How Feeling Bad Can Be Good For You

It’s only natural to want to avoid feeling negative emotions such as anger, depression, guilt, remorse or fear.



It’s only natural to want to avoid feeling negative emotions such as anger, depression, guilt, remorse or fear. As soon we become conscious of these feelings we immediately seek ways to extinguish them. Feeling unpleasant emotions is extremely uncomfortable and very difficult to tolerate.

It is understandable that we would want to avoid them. But, in actuality, our avoidance perpetuates the cycle of feeling bad.  When we avoid our feelings, we deny ourselves the opportunity to learn what underlies our negative emotions. As a result, avoidance creates feelings of powerlessness.  

We avoid feeling negative emotions in various ways; by over eating, over spending, over drinking, and even hyper sexual or dormant sexual behaviors are all forms of avoidance.  At first avoiding our negative emotions may seem like a reasonable response.

Negative feelings are disturbing and often times linked to the very events and circumstances we want to forget.  We can all relate to the immediate relief avoidance can provide. However, this relief is temporary and we pay a heavy price in the long term when we avoid acknowledging and accepting our negative emotions. The short-term gain we get from avoiding our negative emotions creates more complicated problems for us in the long run. Not only do we need to resolve the original problem, we now need to resolve the problems we’ve picked up along the way because of our avoidance behaviors.

In actuality, our unpleasant and negative emotions (depression, anxiety, fear) are signals telling us something is wrong. We avoid our emotions by using defense mechanisms, such as repression, minimization, fantasy, rationalization, projection, somatization, wishful thinking, and idealization to name a few. Not all defense mechanism are unhealthy but certain ones are thought to hold us back more than others from living more authentic, richer and satisfying lives. Learning how to tolerate our negative emotions rather than defending against them allows us to understand our emotions and gives us a context surrounding them.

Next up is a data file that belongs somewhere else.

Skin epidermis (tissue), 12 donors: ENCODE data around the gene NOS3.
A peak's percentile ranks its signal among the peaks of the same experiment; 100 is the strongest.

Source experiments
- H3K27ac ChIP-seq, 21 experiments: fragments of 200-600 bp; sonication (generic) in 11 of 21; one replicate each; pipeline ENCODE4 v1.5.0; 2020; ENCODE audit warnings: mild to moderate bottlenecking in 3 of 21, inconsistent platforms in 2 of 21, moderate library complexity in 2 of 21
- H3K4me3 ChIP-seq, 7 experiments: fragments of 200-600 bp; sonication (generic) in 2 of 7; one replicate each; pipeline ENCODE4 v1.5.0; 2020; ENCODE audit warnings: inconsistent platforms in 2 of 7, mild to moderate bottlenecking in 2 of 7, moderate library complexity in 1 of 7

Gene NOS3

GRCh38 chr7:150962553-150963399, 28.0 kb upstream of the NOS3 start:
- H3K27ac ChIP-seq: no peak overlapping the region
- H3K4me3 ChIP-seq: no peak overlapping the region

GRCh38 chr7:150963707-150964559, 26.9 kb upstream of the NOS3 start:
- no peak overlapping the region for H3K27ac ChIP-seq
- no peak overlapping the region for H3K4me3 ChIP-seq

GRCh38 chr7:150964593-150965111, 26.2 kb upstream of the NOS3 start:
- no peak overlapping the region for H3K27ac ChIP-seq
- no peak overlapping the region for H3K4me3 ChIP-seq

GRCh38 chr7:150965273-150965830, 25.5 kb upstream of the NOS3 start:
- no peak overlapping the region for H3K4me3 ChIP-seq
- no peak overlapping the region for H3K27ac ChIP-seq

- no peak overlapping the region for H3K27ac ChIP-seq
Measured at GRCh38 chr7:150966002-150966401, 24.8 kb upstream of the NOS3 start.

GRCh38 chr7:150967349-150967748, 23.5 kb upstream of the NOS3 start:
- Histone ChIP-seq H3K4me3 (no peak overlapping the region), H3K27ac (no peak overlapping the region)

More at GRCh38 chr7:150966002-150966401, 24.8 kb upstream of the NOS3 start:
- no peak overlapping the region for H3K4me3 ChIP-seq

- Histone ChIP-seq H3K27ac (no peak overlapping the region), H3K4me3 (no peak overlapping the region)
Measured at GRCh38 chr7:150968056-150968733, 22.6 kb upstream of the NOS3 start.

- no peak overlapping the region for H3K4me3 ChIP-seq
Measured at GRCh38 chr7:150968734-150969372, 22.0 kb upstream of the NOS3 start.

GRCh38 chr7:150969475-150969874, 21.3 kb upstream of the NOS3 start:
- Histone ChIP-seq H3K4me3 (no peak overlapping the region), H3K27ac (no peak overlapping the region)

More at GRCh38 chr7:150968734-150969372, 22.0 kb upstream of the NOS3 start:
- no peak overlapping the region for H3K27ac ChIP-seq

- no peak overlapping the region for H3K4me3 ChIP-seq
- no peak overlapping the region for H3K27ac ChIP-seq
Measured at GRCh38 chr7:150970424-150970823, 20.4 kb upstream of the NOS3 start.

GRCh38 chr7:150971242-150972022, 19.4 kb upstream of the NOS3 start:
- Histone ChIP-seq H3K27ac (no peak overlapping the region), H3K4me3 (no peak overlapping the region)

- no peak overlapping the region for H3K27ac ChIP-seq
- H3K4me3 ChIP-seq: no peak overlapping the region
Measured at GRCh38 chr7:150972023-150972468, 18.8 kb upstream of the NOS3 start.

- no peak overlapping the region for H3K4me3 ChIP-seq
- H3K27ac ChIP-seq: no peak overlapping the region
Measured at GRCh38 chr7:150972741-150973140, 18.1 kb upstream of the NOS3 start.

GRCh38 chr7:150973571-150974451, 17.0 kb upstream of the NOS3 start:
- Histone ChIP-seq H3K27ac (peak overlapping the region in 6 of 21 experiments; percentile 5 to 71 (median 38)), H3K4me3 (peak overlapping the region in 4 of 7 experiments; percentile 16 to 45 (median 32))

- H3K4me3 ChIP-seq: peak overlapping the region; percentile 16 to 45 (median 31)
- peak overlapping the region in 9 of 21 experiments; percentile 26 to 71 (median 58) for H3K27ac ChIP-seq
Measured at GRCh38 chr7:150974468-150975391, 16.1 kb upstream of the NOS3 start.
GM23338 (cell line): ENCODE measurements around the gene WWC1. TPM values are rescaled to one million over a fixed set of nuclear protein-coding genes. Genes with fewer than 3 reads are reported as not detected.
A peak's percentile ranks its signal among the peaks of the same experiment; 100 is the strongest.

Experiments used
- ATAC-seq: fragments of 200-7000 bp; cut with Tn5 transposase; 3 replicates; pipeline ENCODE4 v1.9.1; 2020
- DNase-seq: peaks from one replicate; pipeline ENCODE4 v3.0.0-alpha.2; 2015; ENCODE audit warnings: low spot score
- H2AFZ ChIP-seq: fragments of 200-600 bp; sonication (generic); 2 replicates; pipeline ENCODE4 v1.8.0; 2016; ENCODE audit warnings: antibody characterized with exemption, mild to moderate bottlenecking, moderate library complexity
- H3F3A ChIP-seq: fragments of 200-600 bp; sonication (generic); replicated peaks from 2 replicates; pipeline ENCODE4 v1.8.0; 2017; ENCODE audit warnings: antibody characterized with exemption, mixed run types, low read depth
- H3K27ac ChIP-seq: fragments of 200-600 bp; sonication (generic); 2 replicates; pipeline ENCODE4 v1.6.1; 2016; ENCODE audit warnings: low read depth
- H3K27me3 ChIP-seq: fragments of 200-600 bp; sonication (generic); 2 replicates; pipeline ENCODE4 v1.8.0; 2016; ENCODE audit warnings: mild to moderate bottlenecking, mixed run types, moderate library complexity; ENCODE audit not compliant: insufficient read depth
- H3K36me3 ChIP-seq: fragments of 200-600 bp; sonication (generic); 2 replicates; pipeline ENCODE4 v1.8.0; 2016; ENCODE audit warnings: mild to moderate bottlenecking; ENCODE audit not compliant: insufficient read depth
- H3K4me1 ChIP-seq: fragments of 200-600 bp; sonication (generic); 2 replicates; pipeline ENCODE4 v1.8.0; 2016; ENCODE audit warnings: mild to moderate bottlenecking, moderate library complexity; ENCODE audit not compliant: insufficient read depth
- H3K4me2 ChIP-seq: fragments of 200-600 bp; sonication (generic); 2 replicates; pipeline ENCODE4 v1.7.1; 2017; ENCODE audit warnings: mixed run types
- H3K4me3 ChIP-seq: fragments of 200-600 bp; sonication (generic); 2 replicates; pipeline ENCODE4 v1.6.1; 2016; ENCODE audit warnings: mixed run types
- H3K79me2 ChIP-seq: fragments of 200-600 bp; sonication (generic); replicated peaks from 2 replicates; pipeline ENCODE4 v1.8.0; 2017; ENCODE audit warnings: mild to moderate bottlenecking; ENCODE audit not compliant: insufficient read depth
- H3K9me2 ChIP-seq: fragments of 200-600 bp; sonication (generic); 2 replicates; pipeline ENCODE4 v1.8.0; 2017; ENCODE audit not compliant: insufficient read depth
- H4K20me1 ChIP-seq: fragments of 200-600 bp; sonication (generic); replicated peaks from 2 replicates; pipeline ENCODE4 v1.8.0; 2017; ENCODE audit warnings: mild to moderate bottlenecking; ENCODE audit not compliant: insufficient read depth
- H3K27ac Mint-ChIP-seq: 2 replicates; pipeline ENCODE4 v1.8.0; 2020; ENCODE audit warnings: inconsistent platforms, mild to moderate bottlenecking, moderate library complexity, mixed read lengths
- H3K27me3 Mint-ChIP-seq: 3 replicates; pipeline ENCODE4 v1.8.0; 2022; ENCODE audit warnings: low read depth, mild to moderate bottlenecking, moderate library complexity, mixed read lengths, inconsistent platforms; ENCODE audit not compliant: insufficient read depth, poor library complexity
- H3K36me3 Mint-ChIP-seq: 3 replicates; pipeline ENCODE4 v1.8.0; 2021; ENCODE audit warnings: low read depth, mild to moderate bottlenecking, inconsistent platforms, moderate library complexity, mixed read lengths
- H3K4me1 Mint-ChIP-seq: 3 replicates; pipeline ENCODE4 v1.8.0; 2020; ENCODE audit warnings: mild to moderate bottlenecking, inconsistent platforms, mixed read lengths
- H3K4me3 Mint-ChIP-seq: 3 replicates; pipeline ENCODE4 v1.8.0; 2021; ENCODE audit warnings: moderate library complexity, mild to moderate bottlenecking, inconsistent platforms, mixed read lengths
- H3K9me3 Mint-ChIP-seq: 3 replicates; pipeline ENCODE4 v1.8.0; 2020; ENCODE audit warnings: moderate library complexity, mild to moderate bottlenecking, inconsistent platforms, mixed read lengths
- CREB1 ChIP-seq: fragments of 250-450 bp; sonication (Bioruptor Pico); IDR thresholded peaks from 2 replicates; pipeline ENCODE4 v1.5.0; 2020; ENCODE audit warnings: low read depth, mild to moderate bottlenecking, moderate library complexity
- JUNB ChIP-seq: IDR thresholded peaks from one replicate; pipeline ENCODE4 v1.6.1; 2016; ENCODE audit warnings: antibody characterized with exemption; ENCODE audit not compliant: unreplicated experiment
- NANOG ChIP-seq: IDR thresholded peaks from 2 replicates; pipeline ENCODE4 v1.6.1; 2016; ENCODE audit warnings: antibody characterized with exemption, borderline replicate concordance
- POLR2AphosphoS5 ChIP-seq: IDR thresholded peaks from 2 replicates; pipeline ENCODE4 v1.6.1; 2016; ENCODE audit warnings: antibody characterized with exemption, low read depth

Below are 4 tips to help you tune into your emotions in order to make effective changes:

1. Develop the ability to sit with negative and unpleasant emotions such as depression, anxiety, fear and anger.  Tolerating negative emotions allows us to process our feelings and gives us the time to understand ourselves, and our feelings more deeply.

2. Be patient with yourself. It takes time to sort out emotions and to understand the full circumstances surrounding them. Emotions are complicated and often times we feel several at once.

3. Accept that negative emotions are normal and a part of being human. Our goal should not be to never feel bad. That's impossible. Instead, learning how to manage our negative emotions should be our focus and goal.

4. Try not react impulsively in response to your negative feelings. Impulsive reactions often make circumstance and feelings worse. Instead, try to slow down your reactions by being patient and allowing yourself the time to sort out what it is your feeling and why. When you have a greater understanding of your feelings and the circumstances surrounding them, your reactions will be more effective and less damaging to you.


Chat with Dr. Paula Durlofsky

I would like to hear from you. How do you avoid negative emotions? Do you struggle with tolerating your negative feelings? How do you manage your negative feelings? Please comment below or email me at drpauladurlofsky@gmail.com.


A CONVERSATION ABOUT OUR MENTAL HEALTH

About This Blog

Dr. Paula Durlofsky is a psychologist in private practice in Bryn Mawr, whose practice focuses on psychological issues affecting individuals, couples, and families.

Dr. Durlofsky treats a wide variety of disorders and has a special interest in issues affecting women. She is affiliated with Bryn Mawr Hospital, Lankenau Hospital, the Women's Resource Center in Wayne, and the Psychoanalytic Center of Philadelphia. In addition to her practice, Dr. Durlofsky is a workshop facilitator and blogger. 

If you have questions or feedback for Dr. Durlofsky, please don't hesitate to reach out to her via email at drpauladurlofsky@gmail.com.

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